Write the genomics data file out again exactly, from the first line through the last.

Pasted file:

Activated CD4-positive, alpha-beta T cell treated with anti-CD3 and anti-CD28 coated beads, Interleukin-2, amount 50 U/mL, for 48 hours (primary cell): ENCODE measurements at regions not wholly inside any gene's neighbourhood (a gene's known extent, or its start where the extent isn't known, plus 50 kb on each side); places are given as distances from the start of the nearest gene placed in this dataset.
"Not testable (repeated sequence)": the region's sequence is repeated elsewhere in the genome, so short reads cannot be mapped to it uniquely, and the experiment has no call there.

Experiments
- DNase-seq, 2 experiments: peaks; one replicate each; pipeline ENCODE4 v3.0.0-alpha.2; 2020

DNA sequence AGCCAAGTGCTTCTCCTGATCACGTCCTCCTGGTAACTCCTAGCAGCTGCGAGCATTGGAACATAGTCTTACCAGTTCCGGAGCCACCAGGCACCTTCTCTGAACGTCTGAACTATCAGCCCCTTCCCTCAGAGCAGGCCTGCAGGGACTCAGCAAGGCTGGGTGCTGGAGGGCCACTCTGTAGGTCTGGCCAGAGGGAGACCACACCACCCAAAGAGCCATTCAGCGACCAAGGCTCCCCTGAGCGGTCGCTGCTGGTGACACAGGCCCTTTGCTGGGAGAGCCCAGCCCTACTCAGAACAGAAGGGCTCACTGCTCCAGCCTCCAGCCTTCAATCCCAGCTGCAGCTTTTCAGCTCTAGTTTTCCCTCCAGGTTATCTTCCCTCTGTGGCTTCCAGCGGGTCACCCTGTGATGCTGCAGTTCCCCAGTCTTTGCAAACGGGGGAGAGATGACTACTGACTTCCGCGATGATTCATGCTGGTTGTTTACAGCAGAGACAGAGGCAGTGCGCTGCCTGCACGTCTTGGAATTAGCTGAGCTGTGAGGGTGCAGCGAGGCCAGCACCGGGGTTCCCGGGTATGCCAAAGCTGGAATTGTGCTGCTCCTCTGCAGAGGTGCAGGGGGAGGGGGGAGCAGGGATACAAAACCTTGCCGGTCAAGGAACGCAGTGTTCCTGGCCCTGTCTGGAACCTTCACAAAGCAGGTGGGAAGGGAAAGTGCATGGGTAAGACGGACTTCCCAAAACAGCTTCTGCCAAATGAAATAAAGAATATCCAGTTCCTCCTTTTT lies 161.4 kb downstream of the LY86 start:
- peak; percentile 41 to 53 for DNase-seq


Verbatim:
Activated CD4-positive, alpha-beta T cell treated with anti-CD3 and anti-CD28 coated beads, Interleukin-2, amount 50 U/mL, for 48 hours (primary cell): ENCODE measurements at regions not wholly inside any gene's neighbourhood (a gene's known extent, or its start where the extent isn't known, plus 50 kb on each side); places are given as distances from the start of the nearest gene placed in this dataset.
"Not testable (repeated sequence)": the region's sequence is repeated elsewhere in the genome, so short reads cannot be mapped to it uniquely, and the experiment has no call there.

Experiments
- DNase-seq, 2 experiments: peaks; one replicate each; pipeline ENCODE4 v3.0.0-alpha.2; 2020

DNA sequence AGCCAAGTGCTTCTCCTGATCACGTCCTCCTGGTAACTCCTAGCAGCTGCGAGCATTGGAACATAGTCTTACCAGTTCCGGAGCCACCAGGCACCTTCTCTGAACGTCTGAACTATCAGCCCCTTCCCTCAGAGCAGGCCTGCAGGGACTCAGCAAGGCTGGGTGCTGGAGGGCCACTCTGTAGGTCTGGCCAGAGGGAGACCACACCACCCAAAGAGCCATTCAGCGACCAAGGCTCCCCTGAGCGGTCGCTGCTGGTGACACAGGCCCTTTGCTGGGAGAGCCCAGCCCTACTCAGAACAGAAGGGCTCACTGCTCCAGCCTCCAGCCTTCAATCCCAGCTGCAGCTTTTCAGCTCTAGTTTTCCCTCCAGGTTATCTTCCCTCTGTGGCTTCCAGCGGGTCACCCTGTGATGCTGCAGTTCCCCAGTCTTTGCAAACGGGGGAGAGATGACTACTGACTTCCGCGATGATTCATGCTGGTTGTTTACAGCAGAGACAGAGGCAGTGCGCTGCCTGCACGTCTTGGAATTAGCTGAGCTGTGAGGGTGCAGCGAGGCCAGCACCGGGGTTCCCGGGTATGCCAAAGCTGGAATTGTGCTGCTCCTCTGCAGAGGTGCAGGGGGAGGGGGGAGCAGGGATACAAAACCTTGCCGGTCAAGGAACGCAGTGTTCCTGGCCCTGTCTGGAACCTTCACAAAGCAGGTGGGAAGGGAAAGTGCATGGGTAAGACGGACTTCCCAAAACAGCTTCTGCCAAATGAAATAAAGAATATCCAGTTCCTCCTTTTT lies 161.4 kb downstream of the LY86 start:
- peak; percentile 41 to 53 for DNase-seq